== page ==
But Sing Dog wasn’t brutish or malevolent by nature. All things considered, he was a rather calm individual. Capable of insane violence, but calm nonetheless. Content with nothing and expecting nothing from no one, he exuded a peace that was almost soothing. Unfortunately, his incredibly terrible hygiene was another matter. No matter how beatific his attitude, his stench was pure evil. Soon his disgusting, slovenly lifestyle put him at odds with his gang, and after a severe beating he felt compelled to leave. Ever since, Sing Dog wanders from city to city scraping his way along the alleys, bars and wharves picking up odd jobs so he can pick up the odd bottle.
Through employment or through recreation Sing Dog slowly but surely developed serious fighting skills. Rarely if ever in the company of well-crafted weapons, and always too destitute to purchase them (and for that matter too drunk to steal them or remember where he put them had he been able to do so), Sing Dog learned to use anything and everything in a fight. Once he took out a trigger-happy boat captain with a soup pot, and another time he fought an immigration officer with a live chicken (though he lost that one). Most recently, after being challenged by a dandy who just graduated from a local dojo of the Whistling Blades of the Prairie Song, Sing Dog took a shit where he stood and wiped his staff in his excrement and chased his astonished and disgusted opponent into the path of an on-coming beast-drawn carriage. Some times the shitty end of the stick is the best bet, Sing Dog would opine way too often. He was so proud of the moment he had the defeated dandy’s breast plate smelted into a beer tumbler. He drinks to it often. In fact, he keeps it tied to his wrist on about 4-feet of old silk rope. Sometimes he’s got to empty it of an opponent’s tooth or two before he tops it up.
Awkward and offensive as Sing Dog was, anyone who bothered to pay attention to him—and no one did—-could tell that this drunken street fighter was no mere amateur. His movements hid the secrets of years of martial arts training and his instincts seemed honed like a practiced warrior. This, of course, was buried under the garrulous, usually-inebriated manner he carried himself and obfuscated by the stink cloud he dragged along. But, like his true name, whether he knew it or not, Sing Dog a.k.a., Diogymoto was a natural warrior. Ninja blood ran silently through his veins.
But it wasn’t just any ninja blood. It was royal ninja blood. Diogymoto, which means “the second son of the house of Gy,” was the offspring of a clan elder who was poised to become the next Sensei of the Moon and a Feather clan. The Patriarch of Gy could not and would not suffer the humiliation of having contributed to the creation of such a monstrosity. He burnt the offending concubine at the stake, fed Diogymoto to the river dragon, as per custom, and washed his hands of the whole mess. Fate, however, would not let him off that easily. Square in the middle of Diogymoto’s back was a birthmark that he shared with all men of the house of Gy. A long narrow tea-stained birthmark ran across a large circular mole. It was the mark of the moon and a feather. But Sing Dog never noticed this, for even if he had someone to watch his back they would not have a chance to see it under the layers of filth and grime collected on his body. Were this knowledge brought to the attention of the Moon and a Feather ninja clan, or to their ill-discarded progeny, life would take on a new and terrible meaning for them both. As it stands now, Sing Dog wanders through life oblivious to the fact that he is the second son of the house of Gy and the lead in a bad-ass revenge story just waiting to happen.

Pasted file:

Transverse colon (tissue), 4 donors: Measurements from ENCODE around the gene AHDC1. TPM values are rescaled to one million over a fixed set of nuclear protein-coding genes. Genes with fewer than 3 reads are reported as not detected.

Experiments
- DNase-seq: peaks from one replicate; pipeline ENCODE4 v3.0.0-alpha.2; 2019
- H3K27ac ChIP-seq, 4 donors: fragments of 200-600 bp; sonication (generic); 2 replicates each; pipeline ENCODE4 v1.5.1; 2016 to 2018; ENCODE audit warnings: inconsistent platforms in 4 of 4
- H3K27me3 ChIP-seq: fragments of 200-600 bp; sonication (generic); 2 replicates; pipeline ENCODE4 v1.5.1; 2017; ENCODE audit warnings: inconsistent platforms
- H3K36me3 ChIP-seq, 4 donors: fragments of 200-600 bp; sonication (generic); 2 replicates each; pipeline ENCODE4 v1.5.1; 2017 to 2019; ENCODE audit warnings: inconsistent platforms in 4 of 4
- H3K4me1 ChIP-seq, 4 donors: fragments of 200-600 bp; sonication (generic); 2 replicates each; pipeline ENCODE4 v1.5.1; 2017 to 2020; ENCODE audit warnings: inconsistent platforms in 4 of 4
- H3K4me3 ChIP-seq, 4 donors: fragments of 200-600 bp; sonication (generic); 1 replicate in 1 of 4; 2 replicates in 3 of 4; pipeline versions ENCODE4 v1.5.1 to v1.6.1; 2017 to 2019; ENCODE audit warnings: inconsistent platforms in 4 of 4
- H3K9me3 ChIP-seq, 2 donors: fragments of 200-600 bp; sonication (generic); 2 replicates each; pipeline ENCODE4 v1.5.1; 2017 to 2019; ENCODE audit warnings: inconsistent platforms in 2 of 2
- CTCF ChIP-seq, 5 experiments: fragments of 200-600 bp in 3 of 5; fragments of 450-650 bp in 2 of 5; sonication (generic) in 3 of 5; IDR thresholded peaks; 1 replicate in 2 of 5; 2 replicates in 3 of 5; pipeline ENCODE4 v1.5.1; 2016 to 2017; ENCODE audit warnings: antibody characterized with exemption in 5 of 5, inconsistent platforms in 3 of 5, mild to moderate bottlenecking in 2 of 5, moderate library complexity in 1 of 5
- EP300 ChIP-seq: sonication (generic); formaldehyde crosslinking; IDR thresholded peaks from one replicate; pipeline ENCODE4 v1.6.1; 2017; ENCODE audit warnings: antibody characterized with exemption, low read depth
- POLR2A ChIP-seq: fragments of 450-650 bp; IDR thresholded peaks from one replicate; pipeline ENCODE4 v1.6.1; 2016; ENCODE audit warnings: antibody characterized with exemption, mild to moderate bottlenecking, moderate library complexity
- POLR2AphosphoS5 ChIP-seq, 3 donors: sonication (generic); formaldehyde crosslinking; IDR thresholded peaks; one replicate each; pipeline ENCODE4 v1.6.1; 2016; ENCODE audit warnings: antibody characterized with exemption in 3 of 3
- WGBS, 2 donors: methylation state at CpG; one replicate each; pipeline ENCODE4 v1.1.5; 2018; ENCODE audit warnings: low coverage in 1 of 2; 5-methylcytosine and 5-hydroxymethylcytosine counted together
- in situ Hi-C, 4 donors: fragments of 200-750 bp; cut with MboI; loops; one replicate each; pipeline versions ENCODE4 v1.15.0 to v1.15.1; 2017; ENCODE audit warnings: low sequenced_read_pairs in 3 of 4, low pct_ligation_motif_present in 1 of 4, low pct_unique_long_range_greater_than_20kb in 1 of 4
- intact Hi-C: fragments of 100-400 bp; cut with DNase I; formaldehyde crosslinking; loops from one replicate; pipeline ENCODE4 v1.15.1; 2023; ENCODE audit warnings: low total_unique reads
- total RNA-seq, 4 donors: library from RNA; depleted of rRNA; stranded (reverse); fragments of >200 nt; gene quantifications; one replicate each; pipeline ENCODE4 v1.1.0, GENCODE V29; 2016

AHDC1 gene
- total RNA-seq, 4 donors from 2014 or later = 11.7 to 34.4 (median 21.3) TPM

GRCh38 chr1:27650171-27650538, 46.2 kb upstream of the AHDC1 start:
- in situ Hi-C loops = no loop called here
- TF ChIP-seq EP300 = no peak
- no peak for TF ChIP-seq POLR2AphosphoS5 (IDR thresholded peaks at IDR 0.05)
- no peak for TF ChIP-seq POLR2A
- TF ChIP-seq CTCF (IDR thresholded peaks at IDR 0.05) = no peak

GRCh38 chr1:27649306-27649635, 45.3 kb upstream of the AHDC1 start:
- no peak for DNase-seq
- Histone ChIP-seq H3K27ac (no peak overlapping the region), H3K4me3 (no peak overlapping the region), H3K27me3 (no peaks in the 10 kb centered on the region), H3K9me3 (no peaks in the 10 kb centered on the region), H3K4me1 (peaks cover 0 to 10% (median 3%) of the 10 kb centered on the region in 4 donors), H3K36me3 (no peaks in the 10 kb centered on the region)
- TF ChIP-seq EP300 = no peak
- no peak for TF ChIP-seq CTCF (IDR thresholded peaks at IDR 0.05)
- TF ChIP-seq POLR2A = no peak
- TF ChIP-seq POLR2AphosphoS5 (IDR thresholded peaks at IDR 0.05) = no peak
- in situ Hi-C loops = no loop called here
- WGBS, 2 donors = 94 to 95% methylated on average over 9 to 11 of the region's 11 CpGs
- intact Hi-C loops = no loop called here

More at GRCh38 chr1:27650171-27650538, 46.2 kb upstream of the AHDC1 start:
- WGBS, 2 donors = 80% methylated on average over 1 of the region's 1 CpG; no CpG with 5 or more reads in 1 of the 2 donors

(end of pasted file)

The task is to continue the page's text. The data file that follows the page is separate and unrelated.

Until that fateful day, Sing Dog continues to meander through life, happily falling in and out of trouble. Currently, he has found himself in the pocket of a curiously ominous figure named Tang Li who works for Bessala Day, a ruthless ship merchant in the port city of Chan Lao. Sing Dog ended up here after falling asleep during an afternoon’s work unloading a Burmese frigate. He woke up on he wrong side of the gang plank long after the ship left harbour. But he did wake up on a case of Five Lilac saki. He decided to trust to fate, pop open the crate and drink to himself stupid in honour of his new-found unknown horizon. Sing Dog curled up in the bow of the hull like he did as a new born. He didn’t even awake when the hull of the great ship scrapped its way long the wharf of Chang Lao’s Inner Harbour. He did, however, wake up when he was hit with a crowbar by an enraged sailor. The ship was owned by Bassala Day and the saki was for her personal wine cellar. She demanded retribution. Tang Li informed him of his newly incurred debt. Sing Dog didn’t even own pockets to turn out in protest. Smart enough to know you couldn’t get blood from a stone, Li decided an alternate payment. He would use that stone to get blood from others. Specifically, Captain Stenfal. Tang Li ordered Sing Dog to act as muscle to aid Captain Jacquline, Dawei, Itsuki, Uncle and Yixactatyl in their attempts to recoup the loss of The Stormy Blossom, a prized ship, purportedly set on fire by Captain Stenfal.
Sing Dog joins the group, tickled by the fact that his gig ain’t your run of the mill debt collection. Adventure seems afoot. Good timing too, because Sing Dog has been growing steadily restless, almost stir crazy. Something deep in the back of his mind has been bugging him, making him anxious. It’s the thought that maybe there is something more to life than such a rootless, dirty existence. It is as if something is calling him. Maybe, it’s the mushroom brandy. Up until now that’s usually that’s been the case. Up until now….